Care home residents aged over 75 are three times more likely to be admitted to hospital as emergencies than over 75s in the general population*.
Martin Jeffries, Chief Marketing Officer of Tunstall Group, shares Tunstall’s experience of using technology to support residents within care homes and reduce the number of ambulance call outs and hospital admissions.
Feb 7, 2019
Traditionally Tunstall’s solutions have been used to support people either in their own homes or in group living environments such as sheltered housing or residential care. However, in recent years our technology has been increasingly used in residential care homes and is delivering transformational results.
Older people are often admitted to hospital as a result of a fall, but combining technology with training for care home staff can help to ensure the key causes of falls are managed appropriately within the home.
Coast & Country Housing generated a net saving to the NHS of over £20,000 in six months with the introduction of telecare as part of a new model of falls management with care homes. Its HomeCall Independent Living Service worked with the North East Ambulance Service (NEAS), the South Tees NHS Falls Team and the South Tees Better Care Fund to develop a more appropriate response to non-urgent falls in the North East.
Needs assessment and falls training was carried out by South Tees Falls Team at each care home, and HomeCall staff visited each home to install telecare equipment and train staff on its use. Technology included bed and chair occupancy sensors [Link to product data sheets] – a specially designed pressure pad which fits under the mattress or seat and provides an early warning by alerting that the user has left their bed or chair and not returned within a pre-set time period and may be at risk of falling.
Telecare enables staff to respond straight away if a sensor detects that a resident is at risk of falling, in many cases enabling them to support the resident before they fall, e.g. when getting out of bed to use the bathroom during the night. If a fall does occur, telecare means staff are alerted immediately, rather than as a result of, for example, an hourly check.
Telecare is also being used to help prevent falls and mitigate their effects in Calderdale, as part of NHS Calderdale Clinical Commissioning Group’s (CCG) Quest for Quality in Care Homes. They’re also using bed and chair occupancy sensors, along with fall detectors and Passive Infrared Sensors (PIRs). One resident with dementia used to have more than ten falls per month with multiple admissions to hospital. The resident now wears a Vibby fall detector on the wrist, meaning staff can provide 24/7 monitoring and appropriate care. The number of falls has reduced to around two per month.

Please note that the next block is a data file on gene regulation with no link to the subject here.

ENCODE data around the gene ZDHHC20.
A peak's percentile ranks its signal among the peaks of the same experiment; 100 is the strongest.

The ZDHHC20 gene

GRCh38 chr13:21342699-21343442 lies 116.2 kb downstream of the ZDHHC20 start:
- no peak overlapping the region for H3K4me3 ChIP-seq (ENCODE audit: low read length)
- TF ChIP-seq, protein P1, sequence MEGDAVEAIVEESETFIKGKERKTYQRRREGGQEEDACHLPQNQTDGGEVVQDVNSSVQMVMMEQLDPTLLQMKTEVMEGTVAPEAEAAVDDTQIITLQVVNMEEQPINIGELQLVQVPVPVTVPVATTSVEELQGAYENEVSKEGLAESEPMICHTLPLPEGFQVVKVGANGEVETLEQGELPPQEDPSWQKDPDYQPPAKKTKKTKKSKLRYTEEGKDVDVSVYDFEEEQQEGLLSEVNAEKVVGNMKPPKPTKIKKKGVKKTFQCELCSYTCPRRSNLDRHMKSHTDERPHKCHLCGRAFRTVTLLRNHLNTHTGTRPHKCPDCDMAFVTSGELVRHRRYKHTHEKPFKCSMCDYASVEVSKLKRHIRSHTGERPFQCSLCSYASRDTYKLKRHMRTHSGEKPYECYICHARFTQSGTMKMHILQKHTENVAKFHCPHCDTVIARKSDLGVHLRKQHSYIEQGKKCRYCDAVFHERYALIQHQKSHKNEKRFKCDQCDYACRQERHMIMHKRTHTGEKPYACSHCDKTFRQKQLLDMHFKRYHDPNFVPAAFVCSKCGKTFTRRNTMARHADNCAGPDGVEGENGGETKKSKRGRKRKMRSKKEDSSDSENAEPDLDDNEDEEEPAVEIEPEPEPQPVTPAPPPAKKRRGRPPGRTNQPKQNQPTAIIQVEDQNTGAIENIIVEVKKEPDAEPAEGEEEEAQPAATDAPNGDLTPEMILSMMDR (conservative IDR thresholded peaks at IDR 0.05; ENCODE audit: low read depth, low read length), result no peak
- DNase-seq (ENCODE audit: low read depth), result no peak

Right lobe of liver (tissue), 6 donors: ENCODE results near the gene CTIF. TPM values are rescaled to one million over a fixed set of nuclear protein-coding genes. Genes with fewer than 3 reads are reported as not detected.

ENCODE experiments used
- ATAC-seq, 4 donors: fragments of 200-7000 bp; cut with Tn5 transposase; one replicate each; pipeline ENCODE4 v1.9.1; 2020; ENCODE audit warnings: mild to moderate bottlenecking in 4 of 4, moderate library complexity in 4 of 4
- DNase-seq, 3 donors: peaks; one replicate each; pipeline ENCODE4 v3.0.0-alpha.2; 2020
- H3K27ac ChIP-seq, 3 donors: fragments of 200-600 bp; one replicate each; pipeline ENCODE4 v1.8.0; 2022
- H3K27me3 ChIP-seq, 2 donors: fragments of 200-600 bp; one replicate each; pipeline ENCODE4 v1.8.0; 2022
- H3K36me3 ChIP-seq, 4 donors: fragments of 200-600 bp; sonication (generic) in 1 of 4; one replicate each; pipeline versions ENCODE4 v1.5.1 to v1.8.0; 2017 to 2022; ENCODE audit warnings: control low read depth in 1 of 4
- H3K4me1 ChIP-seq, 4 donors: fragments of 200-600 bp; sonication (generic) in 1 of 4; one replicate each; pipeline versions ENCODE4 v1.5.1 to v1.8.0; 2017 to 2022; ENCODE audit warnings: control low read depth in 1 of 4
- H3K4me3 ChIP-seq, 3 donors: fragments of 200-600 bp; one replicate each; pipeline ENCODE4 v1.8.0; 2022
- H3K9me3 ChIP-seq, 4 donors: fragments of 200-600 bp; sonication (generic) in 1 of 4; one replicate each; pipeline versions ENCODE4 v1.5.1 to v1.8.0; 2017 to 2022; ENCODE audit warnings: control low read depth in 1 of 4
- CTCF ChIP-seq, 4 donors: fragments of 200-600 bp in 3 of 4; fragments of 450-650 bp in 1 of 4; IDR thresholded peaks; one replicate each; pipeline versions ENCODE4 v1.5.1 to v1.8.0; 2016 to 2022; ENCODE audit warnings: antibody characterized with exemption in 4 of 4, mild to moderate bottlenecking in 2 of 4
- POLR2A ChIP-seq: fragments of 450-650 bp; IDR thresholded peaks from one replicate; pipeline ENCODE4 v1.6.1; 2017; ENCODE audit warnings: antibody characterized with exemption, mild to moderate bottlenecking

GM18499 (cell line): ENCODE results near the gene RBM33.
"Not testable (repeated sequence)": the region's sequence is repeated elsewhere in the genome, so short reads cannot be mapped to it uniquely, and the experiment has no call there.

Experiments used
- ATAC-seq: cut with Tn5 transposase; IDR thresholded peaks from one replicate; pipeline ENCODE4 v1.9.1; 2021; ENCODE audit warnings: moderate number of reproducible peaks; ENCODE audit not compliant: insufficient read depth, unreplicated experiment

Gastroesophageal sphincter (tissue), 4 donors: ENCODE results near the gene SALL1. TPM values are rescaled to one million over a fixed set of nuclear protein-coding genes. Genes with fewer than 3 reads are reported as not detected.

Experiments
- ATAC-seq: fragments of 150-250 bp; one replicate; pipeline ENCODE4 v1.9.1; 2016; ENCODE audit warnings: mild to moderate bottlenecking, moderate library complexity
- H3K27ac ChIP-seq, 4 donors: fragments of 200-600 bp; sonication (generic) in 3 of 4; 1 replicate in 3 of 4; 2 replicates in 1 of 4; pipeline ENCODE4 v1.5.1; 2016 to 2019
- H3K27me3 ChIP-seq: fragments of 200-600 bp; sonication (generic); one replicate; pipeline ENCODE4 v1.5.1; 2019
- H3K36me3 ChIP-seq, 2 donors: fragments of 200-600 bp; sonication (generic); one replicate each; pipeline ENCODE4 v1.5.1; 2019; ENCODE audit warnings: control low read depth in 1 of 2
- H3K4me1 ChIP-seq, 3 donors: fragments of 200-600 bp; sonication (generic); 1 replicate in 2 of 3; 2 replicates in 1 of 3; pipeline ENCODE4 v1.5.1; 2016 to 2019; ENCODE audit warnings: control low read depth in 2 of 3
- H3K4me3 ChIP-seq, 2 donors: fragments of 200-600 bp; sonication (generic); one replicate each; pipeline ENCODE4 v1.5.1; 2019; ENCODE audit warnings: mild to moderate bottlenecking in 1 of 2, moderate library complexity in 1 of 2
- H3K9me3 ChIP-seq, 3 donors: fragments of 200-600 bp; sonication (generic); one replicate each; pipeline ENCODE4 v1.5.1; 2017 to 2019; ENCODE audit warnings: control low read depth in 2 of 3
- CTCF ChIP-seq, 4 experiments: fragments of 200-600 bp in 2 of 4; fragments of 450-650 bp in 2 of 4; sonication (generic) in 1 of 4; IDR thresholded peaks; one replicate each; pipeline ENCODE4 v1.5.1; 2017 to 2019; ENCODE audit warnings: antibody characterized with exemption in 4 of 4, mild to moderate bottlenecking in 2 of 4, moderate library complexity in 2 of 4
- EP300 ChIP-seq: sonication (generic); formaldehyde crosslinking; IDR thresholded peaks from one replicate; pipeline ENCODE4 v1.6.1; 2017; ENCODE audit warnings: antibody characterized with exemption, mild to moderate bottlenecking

One care home has a hallway area with limited staff visibility, where previously residents had fallen, resulting in hospital admissions. A PIR sensor has been fitted at the bottom of the corridor to alert staff during the day if someone goes down to the corridor and there have been no falls in this area of the home since.
Overall, 50% of care homes using telecare (14 out of 28) have seen a reduction in falls of at least 10%, and admissions to hospital related to falls have reduced by 7.7% year-on-year from 2016/17 to 2017/18 which has resulted in savings through the Quest programme in excess of £200,000.
The Quest for Quality in Care Homes is also using telehealth to support residents, with care staff taking residents’ vital signs readings such as blood pressure, temperature and oxygen saturation. Results outside of parameters set for that resident will raise an alert on the system and inform the Quest Matron.
Results can also be viewed via a secure portal at any time, enabling trends to be identified. Using telehealth enables causes for concern to be identified at an early stage, enabling early intervention and avoiding the need for more complex care. For example, a raised temperature could indicate the start of an infection; telehealth enables this to be identified earlier than may otherwise be the case, particularly as many residents of care homes have dementia and are unable to describe their symptoms.
Our experience of improving services for care home residents through the use of clinically-led technology-enabled models of care has been described in a new paper, NHS Demand Management from Care Homes, which analyses case studies and assesses the potential if the local results were replicated nationally.
The conclusions are striking; the economic value of the capacity released is close to £1bn per annum for NHS England. As our population continues to age, and our health and care services continue to face increasing pressure, the technology opportunity for care homes is one that cannot be ignored.